His first novel translated into Portuguese was Daphne Adeane. In preparation for this interview, I reread the preface of the Brazilian translator Oscar Mendes. It was so beautiful! He writes that the translation of Baring was one of his greatest dreams coming true; and he also made some thoughtful observations:
His [Baring’s] characters did not practice exceptional deeds, at least not externally. We could even say that Baring monotonizes the movements of his creatures. We always find them around a dinner table, in a cottage, wandering in a garden, visiting an exposition, drinking tea. However, inside of this habitual monotony, and the quotidian, they live their dramas, their hearts break, sacrifices are consummated, treasons and cowardice are forged, the web of destiny is weft. Over that apparent tranquility and sameness of day-to-day hangs the dark cloud of destiny.
Here Oscar Mendes perceived a great characteristic of Baring’s novels, I think: the dramas are situated in quotidian life, precisely as such drama happens with all of us. How does Baring, as a Catholic novelist, treat artistically the quotidian life? Is there divine grace in the “monotone movements” of his characters?
Yes indeed. This aspect of Baring’s approach as a novelist was encapsulated by the great French novelist François Mauriac. “What I admire most about Baring’s work,” Mauriac wrote, “is the sense he gives you of the penetration of grace.” This is discovered in the mundane events of everyday life, in the little and almost unnoticed sacrifices of the characters and the manner in which they embrace the suffering that life brings. A character, a priest, in Baring’s final novel, Darby and Joan, explains that the acceptance of sorrow is the secret of life. When we understand this, he says, we will understand everything. The secret is not sorrow itself, or suffering, but its acceptance. It is in the acceptance of suffering, the taking up of the cross, that grace is present in Baring’s novels. From a Christian perspective this is also the way that grace becomes present in the real world. In this sense, we can see and say that Baring writes realistic fiction, rooted in realism as the mediaeval scholastic philosophers would understand it.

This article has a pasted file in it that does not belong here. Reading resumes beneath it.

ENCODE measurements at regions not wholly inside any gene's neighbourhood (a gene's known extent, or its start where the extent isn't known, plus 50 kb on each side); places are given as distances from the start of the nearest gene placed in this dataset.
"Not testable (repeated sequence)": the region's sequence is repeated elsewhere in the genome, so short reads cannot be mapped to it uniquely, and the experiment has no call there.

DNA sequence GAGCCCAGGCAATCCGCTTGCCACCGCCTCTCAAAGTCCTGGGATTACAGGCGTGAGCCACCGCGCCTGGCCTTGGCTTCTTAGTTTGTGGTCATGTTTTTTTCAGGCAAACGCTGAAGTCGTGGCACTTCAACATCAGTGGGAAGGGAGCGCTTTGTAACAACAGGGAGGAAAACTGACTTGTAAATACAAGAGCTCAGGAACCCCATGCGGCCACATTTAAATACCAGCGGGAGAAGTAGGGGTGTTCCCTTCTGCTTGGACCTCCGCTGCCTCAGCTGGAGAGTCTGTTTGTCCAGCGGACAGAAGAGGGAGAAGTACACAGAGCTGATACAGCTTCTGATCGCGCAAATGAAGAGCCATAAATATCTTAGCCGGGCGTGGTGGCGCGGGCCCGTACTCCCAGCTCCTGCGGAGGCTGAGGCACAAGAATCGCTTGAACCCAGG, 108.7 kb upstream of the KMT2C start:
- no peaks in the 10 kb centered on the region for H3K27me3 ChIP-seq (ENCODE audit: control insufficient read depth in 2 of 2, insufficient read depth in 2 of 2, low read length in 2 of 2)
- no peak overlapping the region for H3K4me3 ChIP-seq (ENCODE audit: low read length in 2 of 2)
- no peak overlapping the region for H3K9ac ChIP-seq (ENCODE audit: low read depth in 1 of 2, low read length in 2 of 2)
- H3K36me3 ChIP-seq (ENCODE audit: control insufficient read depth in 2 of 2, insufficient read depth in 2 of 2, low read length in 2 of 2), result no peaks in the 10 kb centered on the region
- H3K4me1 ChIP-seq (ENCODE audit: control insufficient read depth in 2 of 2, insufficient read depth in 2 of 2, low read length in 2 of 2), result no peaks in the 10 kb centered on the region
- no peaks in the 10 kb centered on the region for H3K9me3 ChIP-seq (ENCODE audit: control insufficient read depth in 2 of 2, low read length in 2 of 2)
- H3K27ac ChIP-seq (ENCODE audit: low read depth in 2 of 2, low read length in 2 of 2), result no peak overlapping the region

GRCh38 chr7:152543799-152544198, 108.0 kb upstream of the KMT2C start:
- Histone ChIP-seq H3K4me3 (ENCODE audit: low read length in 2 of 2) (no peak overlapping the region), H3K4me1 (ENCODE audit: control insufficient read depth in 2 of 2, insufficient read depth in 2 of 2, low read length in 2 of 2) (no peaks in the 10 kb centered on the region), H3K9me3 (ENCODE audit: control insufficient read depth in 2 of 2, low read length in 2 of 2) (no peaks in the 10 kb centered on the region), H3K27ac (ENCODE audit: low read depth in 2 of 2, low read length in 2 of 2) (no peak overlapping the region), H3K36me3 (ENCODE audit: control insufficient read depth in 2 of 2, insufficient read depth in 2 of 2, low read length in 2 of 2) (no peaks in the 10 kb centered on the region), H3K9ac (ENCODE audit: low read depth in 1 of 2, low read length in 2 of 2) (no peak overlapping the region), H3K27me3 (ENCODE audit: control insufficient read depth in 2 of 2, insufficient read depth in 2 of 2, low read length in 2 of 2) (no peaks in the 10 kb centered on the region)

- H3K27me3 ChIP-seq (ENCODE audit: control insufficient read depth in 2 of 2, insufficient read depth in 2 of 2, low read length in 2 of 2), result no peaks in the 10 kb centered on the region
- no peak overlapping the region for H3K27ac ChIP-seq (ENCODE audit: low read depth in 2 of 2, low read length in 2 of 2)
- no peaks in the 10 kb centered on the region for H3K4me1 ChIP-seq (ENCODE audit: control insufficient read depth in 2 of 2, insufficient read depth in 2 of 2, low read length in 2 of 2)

In Baring’s novels the characters talk about literature, music and theater. More than that, they really live the arts in their lives: for them, a song (I recall a particularly strong example of this in Passing By) or a poem become an integral part of their personal narratives. They aren’t snobbish, but authentically cultured. Is this a way in which Baring shows us how literature might be an important part of human life?
The power of art to change lives permeates the whole of Baring’s finest novel, C, which many people believe is his magnum opus. In this marvelous novel, the protagonist, who is known simply and enigmatically by the solitary initial, which gives the novel its title, is molded by his experience of the arts. The young protagonist is swept away by Romantic poetry and by the epic sweep of Wagner’s operas. The arts don’t merely influence him in some passive sense, they possess him. It is almost as though his identity is subsumed within the artistic reality of Romance and epic melodrama so that he no longer knows who he really is. The arts forge him and also make a forgery out of him, turning him into something counterfeit and less authentic than he is meant to be. It becomes a false god, an idol. There is in the protagonist’s experience something that reminds us of Dante, an intertextual dimension highlighted by the appearance of the aptly-named Beatrice, a character who offers an alternative vision of beauty. The novel is slow, the first part of it documenting C’s engagement with the arts, but the reader’s perseverance is rewarded as the conflict between aesthetic ideals and ethical truths runs its course.